By Stu Chisholm, “The Complete DJ”
As many of you, my loyal readers know, I have several other jobs I do that all stem from my DJ work.
First, and most obviously, I’m a writer of books, blogs and magazine articles. Secondly, I’m an officiant, which allows me to perform a wedding and any other type of religious ceremonies. I do audio production, making remixes, commercials and other custom work all due to the enormous amount of studio gear and software I’ve collected over the years. Next, I’m a certified firearms instructor, all due to the safety concerns of being a mobile DJ. Most recently, though, I’ve become passionate about a field that I hadn’t ever considered before and had nothing to do with DJ work; I have enrolled in a school for Massage Therapy.
So, you might ask, what does that have to do with me?
Believe it or not, the two professions share many common aspects. For one, a massage practice is very much like a DJ business: you have clients, often couples. You tend to plan long-term. There are financial transactions, taking specific notes and sticking to a plan. And there are also ethical concerns.
Given the reputation that some have of the massage profession, some of it justifiable, my school places a very strong premium on ethical concerns. When this topic came up, I was immediately reminded of the image some have of the mobile DJ, which is also sometimes well deserved. Stereotypes exist for a reason, after all.
“Do what you say, say what you mean; one thing leads to another” – The Fixx
As DJs, we well know the ethics of the bait-and-switch; the shady operator who books a gig for the best price they can negotiate, and then finds a customer willing to pay a higher price, so now they’re running through their phone list trying to find another DJ to cover the original gig. This is a well discussed and universally condemned practice, as well it should be.
While most of us have clauses in our contracts that provide for, say, substituting a DJ in the case of an accident or illness, most of us recognize the unethical lack of professionalism of substituting DJs because “I got tickets to the big game”.
Respecting our clients, paying attention to their needs and concerns should never be in doubt. After all, when it comes to weddings, it’s not about us; it’s about our clients and one of the most important days of their lives. The most respected and in-demand DJs keep respect for the client first and foremost in everything they do. But there are other kinds of respect, and this is where a lot of us go wrong, even though we might not be doing so intentionally.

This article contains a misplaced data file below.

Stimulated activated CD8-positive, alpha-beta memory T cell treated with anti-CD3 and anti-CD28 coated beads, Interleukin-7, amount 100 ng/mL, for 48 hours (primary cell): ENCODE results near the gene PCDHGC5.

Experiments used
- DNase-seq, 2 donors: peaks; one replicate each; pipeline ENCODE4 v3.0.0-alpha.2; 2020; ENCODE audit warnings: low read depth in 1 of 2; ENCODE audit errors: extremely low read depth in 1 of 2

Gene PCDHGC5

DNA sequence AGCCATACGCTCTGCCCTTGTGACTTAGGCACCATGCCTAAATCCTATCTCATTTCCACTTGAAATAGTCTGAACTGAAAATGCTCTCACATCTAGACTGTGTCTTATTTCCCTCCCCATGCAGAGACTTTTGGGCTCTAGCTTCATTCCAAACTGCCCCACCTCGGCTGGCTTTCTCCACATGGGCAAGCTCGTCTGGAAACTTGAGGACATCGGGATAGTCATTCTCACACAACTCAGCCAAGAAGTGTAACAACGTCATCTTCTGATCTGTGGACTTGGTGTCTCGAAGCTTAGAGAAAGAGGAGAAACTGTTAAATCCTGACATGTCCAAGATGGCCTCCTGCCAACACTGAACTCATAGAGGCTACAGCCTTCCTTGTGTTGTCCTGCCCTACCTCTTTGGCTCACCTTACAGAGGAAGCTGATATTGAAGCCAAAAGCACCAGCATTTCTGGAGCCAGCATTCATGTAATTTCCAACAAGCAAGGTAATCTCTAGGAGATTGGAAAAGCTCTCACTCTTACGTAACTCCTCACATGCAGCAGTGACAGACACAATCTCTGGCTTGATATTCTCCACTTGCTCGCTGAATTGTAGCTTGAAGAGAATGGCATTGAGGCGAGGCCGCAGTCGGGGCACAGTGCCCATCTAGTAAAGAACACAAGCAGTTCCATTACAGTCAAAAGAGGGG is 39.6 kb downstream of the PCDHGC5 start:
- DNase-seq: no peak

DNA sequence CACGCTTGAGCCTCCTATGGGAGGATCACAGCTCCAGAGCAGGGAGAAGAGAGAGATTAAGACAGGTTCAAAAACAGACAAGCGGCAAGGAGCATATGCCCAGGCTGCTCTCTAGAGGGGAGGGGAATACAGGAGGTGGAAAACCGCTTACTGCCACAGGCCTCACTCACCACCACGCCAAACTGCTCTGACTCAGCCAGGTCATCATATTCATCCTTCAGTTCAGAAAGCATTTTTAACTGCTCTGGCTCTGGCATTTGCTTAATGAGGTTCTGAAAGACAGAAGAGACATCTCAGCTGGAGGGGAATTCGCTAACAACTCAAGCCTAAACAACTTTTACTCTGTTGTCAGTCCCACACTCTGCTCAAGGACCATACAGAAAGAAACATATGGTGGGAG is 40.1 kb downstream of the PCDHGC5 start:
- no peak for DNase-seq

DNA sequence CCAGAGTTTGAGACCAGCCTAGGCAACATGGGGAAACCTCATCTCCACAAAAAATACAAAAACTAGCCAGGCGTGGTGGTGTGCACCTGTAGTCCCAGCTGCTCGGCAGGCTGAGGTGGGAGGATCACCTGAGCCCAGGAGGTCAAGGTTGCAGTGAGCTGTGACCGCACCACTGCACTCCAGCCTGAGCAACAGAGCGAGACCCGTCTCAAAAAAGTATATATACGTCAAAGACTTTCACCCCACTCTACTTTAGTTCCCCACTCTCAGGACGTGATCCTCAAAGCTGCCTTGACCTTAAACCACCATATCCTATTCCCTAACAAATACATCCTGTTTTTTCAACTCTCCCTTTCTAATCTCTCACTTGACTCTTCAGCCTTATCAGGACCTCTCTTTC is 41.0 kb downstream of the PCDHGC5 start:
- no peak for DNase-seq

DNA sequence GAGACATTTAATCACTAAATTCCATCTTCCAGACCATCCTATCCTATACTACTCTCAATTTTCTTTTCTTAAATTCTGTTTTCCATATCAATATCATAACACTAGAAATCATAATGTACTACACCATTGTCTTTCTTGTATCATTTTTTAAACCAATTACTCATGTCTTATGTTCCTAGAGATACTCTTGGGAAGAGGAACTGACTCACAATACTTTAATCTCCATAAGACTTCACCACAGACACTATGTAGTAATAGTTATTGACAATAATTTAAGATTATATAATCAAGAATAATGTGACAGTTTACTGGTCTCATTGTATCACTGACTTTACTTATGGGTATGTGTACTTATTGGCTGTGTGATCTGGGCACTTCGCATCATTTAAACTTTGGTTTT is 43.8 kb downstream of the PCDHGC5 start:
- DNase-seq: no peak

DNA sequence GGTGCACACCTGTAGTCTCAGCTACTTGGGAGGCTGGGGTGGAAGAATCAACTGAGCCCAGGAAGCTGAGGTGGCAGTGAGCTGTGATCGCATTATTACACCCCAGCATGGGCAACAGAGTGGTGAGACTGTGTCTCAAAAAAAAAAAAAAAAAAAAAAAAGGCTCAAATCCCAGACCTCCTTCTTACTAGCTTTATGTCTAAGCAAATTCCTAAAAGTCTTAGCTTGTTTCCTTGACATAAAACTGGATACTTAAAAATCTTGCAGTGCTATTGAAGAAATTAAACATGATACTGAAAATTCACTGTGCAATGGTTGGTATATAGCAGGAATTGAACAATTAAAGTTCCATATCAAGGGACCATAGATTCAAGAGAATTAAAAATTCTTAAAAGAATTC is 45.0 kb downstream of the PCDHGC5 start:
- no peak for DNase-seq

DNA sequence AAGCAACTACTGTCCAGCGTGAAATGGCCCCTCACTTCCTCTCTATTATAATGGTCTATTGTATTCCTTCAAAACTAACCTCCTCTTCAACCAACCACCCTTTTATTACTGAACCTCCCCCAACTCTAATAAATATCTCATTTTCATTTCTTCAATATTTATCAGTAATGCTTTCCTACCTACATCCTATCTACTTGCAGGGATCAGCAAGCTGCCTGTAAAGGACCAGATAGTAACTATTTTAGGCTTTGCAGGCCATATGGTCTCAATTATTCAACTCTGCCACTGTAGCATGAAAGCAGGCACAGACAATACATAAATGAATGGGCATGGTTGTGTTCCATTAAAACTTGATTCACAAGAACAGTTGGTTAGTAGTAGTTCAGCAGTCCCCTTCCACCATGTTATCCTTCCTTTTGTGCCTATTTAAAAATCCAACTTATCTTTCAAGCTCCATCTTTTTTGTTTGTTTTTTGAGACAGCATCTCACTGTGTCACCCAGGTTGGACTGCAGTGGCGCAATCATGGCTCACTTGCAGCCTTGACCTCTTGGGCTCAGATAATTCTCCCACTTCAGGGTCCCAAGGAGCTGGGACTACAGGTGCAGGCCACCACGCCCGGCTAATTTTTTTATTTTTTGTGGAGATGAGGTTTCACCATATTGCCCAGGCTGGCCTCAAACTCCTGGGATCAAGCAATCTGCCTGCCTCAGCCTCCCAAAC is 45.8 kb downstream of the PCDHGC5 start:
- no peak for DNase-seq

“Respect yourself” – The Staple Singers
A DJ who serves their clients best also serve themselves. It’s hard to deliver the performance of a lifetime if you’re not in good shape, both mentally and physically. How is your energy level? Are you eating well? Drinking enough water? Getting enough exercise? (Seeing your massage therapist?) Do you stress out easily and carry it with you? How do you feel about gig day; are you excited and “can’t wait to get at ‘em”, or are you dragging, with a case of the “I don’t wannas”?
Changing our habits is just about the hardest thing there is, but when I decided to lose some weight and become more active, I took a page from Randy Bartlett’s playbook: I didn’t change everything at once but took it one small step – 1% – at a time. After all, I hadn’t become unhealthy and out-of-shape overnight, so I knew I wasn’t going to fix everything overnight either! But, as the old saying goes, every journey begins with one small step. The idea is to then keep going.
“Some people say they love someone so much they would die for them. But the real question is this: would you LIVE for them?” – Dr. Phil McGraw
Then there’s the issue of WHY we’re working… at anything. While we, as DJs, have one of the most fun jobs on the planet, and it’s cool to say that we “live to DJ and DJ to live”, what you really are working for is your own life. Look around you; look at your home; your family; your hobbies… your friends and social groups. The people you love. All of the work we do and the money it generates is what supports our lifestyle and everything around it. It’s what we might think of when someone says, “retirement.”
If you’re anything like me, I can’t imagine retiring! I want to DJ forever! If money wasn’t an object, though, wouldn’t we all be far more choosy over what gigs we might take and what we reject? Would we make room in our schedules to take the significant other on a vacation? Or hole-up in a bed & breakfast on an Anniversary?
What I’m getting at here is that there’s the ethics of how we’re treating our loved ones in the here and now. And yes, this is a personal question for all of us. Only you can answer it. The point here is that we need to give our friends and families just as much regard and respect as we do our clients. They, after all, are the true fabric of our lives.